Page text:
Mali is the seventh-largest country in Africa and is situated in the Sahel, the border between the Sahara and tropical Africa. It has always been a transit country for caravans between Black Africa and Arab Africa, besides having hosted some of the greatest civilizations of the continent: the rule of Ghana, Mali, and Songhai. In the nineteenth century, it was a French colony, and it became independent in 1959.
Senou Bamako airport is small, and there are many taxis in which you must bargain in advance for the price. I took one to the Mission Catholique hostel, where I had reserved a bed in a bedroom of six. This humble accommodation in the heart of Bamako is one of the cheapest and safest in the city. It is run by nuns and, although originally intended to accommodate religious personnel passing through the capital, they fill gaps with occasional secular travellers. You get a key and you can go out and in freely, as there is no lobby at the place.
On the first day, I saw around Bamako city which is home to about 1.7 million people. It is noisy and chaotic, with a lot of activity at all hours, stalls and markets on every corner, traffic, bikes, and very few traffic lights, and of course, no zebra crossings. There are not many paved roads and street lighting at night is rather symbolic.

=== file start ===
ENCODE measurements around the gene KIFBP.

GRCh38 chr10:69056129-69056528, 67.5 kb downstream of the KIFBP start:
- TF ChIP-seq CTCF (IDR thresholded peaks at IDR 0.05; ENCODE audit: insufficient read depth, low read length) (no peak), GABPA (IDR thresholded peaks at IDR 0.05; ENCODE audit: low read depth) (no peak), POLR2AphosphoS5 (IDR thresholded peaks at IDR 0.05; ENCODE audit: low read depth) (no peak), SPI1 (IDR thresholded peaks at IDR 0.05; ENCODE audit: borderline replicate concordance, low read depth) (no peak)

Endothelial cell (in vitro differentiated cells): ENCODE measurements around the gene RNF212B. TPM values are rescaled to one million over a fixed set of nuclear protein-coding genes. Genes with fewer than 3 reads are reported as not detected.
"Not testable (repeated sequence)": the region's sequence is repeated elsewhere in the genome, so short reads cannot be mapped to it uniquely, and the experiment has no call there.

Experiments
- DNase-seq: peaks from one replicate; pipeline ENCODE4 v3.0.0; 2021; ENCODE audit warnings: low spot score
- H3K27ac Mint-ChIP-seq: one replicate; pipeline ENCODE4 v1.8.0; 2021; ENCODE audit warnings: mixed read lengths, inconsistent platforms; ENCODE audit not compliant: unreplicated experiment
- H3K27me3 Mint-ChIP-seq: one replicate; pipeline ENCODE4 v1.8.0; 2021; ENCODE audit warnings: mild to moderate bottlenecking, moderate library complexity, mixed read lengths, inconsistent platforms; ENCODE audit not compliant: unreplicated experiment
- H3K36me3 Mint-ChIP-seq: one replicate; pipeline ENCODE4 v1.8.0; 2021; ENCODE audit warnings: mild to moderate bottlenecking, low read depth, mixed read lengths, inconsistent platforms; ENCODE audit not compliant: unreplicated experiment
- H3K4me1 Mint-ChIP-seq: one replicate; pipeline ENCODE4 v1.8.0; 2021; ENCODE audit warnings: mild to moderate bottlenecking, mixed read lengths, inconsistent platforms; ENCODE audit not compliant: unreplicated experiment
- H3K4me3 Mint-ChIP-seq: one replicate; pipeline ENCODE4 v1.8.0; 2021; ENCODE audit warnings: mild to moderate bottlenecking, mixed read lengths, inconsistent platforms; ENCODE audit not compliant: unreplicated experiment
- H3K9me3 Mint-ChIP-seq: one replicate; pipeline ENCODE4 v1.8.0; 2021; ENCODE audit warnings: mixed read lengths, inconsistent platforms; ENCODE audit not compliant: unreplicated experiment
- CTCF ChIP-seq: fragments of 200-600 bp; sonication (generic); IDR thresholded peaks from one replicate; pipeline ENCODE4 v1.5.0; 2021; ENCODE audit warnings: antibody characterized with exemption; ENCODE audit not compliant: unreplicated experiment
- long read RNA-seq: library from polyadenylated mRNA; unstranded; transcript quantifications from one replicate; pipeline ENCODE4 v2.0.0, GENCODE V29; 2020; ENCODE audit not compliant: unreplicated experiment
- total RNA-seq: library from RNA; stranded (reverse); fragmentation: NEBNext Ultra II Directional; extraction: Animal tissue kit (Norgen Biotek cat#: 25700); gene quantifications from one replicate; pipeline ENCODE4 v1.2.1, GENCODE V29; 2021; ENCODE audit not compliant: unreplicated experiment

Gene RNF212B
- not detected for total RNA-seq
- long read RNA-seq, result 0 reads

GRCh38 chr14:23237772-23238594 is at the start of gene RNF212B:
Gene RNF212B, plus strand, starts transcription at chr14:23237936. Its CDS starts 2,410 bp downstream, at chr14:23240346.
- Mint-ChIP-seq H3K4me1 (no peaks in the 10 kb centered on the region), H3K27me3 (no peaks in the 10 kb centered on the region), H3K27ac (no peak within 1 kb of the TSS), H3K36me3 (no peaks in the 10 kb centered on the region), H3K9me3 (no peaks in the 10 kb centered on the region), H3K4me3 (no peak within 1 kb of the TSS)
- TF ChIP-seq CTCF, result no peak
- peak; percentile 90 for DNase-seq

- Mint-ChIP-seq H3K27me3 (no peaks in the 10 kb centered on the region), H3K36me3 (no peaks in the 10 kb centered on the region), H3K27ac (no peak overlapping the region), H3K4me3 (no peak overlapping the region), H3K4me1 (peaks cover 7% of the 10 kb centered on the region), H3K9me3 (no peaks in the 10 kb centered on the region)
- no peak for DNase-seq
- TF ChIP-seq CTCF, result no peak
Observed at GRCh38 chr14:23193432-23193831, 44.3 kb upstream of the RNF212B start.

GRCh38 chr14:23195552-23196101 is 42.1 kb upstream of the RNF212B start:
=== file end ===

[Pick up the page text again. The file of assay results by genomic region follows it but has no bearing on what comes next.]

I began my journey eastwards, towards Djenne, Mopti, and Timbuktu. At 6:30 I took a shared taxi van to get to the Sogoniko bus station. It was a vast wasteland full of buses, minibusses, and food and drink stalls. I had some time left. So I sat on a bench and observed the daily life around. Some vendors sold flipflops, others toothbrushes, shirts or medicines (in proper cases, but of dubious origin), others phones and accessories (cards, memory, batteries...), while some others sold beverages, fruit, bread and toys, all of them passing by you offering their wares.
Finally, instead of 9:30 the bus left at 11 am. Here schedules are very flexible, and it is extremely rare that a bus leaves with empty seats, so they wait until they are full, no matter what time it takes. On African buses it is not customary to open the windows (in the unlikely event that they work), the passengers don’t like the wind in their faces, and if you open one, they ask you to close it. And if you add the music blaring from the speakers, the journey becomes a bit unbearable. Fortunately, the bus stopped often, fifteen to twenty minutes each stop.
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